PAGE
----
I’m going to stop going on about it in just a second, but Renee is somebody who seemed to really master this, but then back away from it. There are YouTube videos of her in a hideous orange gown singing a bit of Elisabetta and also the Cherry Duet with Pavarotti at a gala, and she really has a huge amount of release on the sound and it’s quite remarkable to think where it might have lead. But she seems to have slimmed the sound down a lot not very much later, and has probably ended up with a more manageable voice as a result that remains in incredible condition afer all this time(all Gerald Moore’s students do seem to suddenly end up with less voice, actually).

          • MontyNostry says:

            Very interesting, though I would never for a moment have thought of Hampson and Zajick sharing anything in their approach to singing. Taaahm has always sounded a bit constricted to me, while Dolora (whom I sadly find uninteresting -- but then I’ve never had the pleasure of hearing her in the flesh, which is presumably quite something) is certainly like a great brass gong!

          • kashania says:

            Cocky: This is very interesting. Care to share examples of the opposite of this technique?

          • MontyNostry says:

            Someone who sings in a way that the Germans refer to as ‘schlank gefuehrt’? Say, Schwanewilms (though she has her own vocal issues)?

          • armerjacquino says:

            Monty- your suspicion is right. The live Zajick experience is something very special.

          • MontyNostry says:

            Maybe Zajic is a bit like Dimitrova -- not very interesting on a recording, but irresistibly sonically imposing in the theatre.

        • Camille says:

          Cocky K. — sorry to say I am either stumped by the language and means of expression or just failing to grasp your overall concept of “maximum release” as you are expressing it herein. And as your ideas usually make a great deal of sense to me and I largely concur, well, I’m at a bit of a loss hier.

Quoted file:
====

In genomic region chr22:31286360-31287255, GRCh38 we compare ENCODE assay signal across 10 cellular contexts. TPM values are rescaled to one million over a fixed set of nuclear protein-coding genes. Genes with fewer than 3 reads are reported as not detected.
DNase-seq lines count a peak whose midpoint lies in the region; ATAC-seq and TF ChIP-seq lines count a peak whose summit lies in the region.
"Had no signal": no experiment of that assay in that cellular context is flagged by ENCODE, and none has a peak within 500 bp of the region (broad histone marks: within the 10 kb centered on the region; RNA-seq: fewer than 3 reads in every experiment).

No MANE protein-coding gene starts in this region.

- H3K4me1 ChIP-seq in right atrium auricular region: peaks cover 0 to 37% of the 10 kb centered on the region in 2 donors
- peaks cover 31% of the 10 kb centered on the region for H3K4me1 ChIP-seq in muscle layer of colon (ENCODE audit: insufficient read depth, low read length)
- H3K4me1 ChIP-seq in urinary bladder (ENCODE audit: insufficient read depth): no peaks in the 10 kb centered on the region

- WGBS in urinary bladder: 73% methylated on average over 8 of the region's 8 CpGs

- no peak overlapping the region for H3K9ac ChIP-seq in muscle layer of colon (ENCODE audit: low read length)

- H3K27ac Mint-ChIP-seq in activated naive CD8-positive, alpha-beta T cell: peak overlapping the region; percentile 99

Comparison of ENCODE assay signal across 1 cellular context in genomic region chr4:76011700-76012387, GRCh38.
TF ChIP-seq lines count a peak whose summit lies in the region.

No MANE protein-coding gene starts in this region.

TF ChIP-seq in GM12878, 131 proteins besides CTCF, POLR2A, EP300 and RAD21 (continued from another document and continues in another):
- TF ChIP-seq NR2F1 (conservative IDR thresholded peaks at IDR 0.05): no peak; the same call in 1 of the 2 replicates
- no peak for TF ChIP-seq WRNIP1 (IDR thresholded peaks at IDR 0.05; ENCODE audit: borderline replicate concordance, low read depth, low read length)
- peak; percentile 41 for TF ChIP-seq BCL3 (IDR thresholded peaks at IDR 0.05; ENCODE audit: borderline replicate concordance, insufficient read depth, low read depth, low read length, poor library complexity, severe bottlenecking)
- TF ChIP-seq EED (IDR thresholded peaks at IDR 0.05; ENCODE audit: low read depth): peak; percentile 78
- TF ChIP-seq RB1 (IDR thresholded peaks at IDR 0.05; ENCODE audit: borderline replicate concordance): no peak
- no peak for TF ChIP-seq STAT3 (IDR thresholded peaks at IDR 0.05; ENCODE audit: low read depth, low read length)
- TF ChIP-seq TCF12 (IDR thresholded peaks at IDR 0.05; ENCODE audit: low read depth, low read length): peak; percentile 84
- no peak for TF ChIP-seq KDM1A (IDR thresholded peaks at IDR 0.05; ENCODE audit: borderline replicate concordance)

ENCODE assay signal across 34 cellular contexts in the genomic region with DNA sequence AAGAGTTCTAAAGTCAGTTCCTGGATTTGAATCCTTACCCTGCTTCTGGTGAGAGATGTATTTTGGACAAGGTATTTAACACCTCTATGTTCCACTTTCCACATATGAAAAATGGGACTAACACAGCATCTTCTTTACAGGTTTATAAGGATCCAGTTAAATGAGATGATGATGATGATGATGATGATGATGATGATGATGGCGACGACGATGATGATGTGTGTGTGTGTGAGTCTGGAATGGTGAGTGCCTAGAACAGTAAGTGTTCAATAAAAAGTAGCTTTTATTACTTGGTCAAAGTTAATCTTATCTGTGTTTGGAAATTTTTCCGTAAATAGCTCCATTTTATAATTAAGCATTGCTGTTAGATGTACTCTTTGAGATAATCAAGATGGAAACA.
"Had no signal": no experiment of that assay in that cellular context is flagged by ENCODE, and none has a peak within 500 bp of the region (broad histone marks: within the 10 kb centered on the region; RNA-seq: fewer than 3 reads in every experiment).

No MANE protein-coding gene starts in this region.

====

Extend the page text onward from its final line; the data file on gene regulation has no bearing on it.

One thing for certain, I know you are barking up the right tree about Miss Fleming as I heard her very early on—October 1990—and at the time I figured she would develop as a spinto/jugendlicher. When I chanced to hear that transmission of the Pesaro Armida in about spring 1994, I was stunned! Such a gamut for one voice to run. Remarkable musician and endowment, no matter what else.

          Oh well, if you care to expand or have the time to, please do, as I think you have excellent diagnostic skills, in fact, you are Doctor Cocky K.

          With Gratitude,

        • redbear says:

          The opera houses in all major US cities are bigger than any house in Europe (the largest is Bastille with 2700 -- the average is a little more than about 1300). New York (both Met and NYCO when there was one), Chicago, San Francisco, even my hometown of San Diego are significantly larger. The average opera audience in the US is twice the size -- I mean number of seats -- of Europe. “maximum vocal release?” What’s your choice?

    • MontyNostry says:

      But the Vienna Phil will no doubt always insist on keeping its own, marginally higher pitch, which must make life more difficult for singers.

  • La Valkyrietta says:

    When I see Tarzan dressed as Elvis playing Video Poker at the Tuscany casino and singing, “Ridate a me Mia Farrow, tutto nel mondo ella è per me”, I somehow cease to care whether the notes are what Verdi wanted.

  • whatever says:

    “This page is currently under maintenance.
    Please check back shortly.
    We apologize for this inconvenience.”

    Now that’s a polished response …

    • JoetheThirdPlumber says:

      Interesting. I think someone at Met Opera must be reading parterre. The site is down now.

  • La Valkyrietta says:


    LOL. We are giving Gelb dangerous ideas, should he glance into these maintenance pages. Here is the next “Tales”.

    • Camille says:

      Well now, Vally, you know it’s now or never for der Gelbster:

      I wonder what Caruso would have thought of Elvis?

  • MontyNostry says:

    OT, but who writes this stuff? From the blurbs for next season at the Barbican in London: “Garan?a’s silky, lustrous voice also takes to the twisting sadness of Richard Strauss.” OK about Elina’s vocal endowment, but are Strauss songs really all about ‘twisting sadness’? Who is he, Chubby Checker. The saddest Strauss song I know is ‘Befreit’. Twisting it ain’t.

    • Camille says:

      Certainly, you are familiar with Dr. Strauss’s variations on “Twist and Shout”, nein?

  • bassoprofundo says:

    Just came across this on YouTube. Has this already been broadcast on PBS? I must have missed it.

  • Quanto Painy Fakor says: